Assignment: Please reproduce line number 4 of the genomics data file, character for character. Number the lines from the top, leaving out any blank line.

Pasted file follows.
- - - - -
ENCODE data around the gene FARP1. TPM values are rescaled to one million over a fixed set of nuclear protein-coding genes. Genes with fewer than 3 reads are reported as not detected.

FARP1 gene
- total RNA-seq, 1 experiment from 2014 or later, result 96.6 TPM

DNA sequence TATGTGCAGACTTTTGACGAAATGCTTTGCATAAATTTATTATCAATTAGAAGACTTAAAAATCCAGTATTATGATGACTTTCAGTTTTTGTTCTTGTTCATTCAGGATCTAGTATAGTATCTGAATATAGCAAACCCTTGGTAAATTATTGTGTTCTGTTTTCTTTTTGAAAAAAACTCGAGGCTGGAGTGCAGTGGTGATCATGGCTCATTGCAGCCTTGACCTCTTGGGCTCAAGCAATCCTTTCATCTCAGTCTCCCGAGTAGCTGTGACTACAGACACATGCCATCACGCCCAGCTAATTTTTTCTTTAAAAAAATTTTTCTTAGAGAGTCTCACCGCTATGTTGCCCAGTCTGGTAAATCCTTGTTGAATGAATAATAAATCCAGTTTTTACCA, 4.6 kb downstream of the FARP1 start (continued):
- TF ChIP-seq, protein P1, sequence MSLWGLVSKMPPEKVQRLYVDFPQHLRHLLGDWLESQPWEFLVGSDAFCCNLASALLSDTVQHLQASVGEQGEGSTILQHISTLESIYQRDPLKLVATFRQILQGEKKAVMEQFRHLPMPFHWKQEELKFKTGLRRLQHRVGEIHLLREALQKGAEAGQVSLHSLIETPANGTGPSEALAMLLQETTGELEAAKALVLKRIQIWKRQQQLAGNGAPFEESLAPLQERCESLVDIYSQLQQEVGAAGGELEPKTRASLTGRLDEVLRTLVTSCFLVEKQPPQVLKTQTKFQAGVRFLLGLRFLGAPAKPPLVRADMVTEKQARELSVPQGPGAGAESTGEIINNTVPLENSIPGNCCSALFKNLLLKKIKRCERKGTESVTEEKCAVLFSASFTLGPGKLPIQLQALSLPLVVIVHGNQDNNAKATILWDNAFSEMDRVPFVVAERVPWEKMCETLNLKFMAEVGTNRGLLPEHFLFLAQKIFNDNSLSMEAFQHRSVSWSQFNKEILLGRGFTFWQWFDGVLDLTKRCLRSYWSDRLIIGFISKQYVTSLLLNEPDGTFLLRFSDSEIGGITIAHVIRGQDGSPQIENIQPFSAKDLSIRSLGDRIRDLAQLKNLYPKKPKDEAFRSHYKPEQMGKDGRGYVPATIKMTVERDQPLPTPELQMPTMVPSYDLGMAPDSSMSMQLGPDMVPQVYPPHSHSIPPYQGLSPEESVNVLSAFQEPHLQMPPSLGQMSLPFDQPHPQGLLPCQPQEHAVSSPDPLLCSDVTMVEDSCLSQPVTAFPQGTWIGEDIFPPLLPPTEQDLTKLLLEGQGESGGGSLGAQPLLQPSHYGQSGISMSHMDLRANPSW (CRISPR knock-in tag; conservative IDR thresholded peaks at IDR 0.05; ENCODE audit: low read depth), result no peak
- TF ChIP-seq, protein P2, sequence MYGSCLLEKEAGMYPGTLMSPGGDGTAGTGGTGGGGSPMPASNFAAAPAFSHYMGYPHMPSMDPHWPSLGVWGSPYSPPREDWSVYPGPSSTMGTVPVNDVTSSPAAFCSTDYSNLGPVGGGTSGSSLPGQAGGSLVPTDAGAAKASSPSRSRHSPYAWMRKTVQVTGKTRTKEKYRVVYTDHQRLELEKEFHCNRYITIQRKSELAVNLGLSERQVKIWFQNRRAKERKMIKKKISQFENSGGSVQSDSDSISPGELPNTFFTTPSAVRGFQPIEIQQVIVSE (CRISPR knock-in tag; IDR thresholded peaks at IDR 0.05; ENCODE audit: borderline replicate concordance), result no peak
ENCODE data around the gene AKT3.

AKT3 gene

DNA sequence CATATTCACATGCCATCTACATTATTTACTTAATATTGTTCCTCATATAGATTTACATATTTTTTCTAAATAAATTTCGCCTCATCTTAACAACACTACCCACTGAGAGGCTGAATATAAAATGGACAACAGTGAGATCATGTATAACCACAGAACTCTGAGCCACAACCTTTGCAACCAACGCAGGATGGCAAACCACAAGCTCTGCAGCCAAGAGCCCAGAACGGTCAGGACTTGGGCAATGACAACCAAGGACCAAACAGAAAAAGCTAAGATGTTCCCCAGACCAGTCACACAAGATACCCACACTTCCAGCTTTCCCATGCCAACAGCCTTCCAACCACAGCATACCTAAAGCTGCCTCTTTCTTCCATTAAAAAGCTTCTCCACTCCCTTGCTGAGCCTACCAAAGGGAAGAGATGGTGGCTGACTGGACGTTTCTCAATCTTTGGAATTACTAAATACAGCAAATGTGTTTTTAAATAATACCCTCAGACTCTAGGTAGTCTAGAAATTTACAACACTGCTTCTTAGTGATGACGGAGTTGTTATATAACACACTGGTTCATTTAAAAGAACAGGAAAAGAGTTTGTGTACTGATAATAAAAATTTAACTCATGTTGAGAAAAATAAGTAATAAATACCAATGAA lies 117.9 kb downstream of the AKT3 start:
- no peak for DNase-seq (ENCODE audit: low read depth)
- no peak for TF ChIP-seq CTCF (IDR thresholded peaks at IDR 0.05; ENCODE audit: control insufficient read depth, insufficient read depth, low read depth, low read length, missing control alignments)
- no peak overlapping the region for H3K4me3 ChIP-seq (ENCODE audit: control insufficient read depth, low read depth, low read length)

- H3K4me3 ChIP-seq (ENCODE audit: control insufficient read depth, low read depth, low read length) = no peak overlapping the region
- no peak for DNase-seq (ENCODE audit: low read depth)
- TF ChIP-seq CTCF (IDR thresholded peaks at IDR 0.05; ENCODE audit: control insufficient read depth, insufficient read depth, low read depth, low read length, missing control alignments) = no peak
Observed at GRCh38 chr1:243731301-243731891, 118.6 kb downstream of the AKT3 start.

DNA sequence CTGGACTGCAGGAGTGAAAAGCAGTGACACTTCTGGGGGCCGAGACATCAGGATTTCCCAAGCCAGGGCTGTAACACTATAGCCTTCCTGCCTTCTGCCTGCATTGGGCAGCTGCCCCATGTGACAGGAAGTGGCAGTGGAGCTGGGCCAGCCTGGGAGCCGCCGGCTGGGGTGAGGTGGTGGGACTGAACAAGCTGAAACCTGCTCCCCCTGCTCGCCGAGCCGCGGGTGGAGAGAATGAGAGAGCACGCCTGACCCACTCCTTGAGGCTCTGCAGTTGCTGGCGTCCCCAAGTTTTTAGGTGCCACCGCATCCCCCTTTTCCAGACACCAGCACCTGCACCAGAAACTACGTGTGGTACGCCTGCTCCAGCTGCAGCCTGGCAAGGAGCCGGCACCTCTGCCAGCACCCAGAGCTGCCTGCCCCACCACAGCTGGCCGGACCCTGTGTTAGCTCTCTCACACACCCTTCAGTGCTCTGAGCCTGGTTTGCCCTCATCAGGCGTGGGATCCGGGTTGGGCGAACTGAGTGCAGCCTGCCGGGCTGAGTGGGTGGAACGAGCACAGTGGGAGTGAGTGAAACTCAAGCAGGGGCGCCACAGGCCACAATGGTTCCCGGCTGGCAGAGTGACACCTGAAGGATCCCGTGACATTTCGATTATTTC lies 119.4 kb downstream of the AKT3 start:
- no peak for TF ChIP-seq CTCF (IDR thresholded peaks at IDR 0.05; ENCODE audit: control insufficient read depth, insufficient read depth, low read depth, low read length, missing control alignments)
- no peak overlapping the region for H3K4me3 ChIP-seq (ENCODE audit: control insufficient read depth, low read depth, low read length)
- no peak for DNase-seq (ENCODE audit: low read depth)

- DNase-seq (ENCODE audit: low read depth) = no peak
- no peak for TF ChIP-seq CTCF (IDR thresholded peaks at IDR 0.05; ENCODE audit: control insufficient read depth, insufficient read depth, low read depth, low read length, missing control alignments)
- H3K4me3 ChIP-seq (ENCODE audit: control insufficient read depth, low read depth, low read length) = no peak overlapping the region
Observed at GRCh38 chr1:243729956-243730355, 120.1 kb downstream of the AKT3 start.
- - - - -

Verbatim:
DNA sequence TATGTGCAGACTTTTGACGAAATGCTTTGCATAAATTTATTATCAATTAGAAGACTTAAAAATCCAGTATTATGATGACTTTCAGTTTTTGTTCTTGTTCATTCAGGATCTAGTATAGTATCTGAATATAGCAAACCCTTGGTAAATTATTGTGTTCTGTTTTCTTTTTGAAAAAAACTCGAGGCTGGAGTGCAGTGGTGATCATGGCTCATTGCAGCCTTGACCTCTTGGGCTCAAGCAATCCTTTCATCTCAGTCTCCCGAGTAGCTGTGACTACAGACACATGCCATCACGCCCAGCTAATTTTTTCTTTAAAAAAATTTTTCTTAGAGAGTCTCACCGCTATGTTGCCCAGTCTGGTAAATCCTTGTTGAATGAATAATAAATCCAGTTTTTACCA, 4.6 kb downstream of the FARP1 start (continued):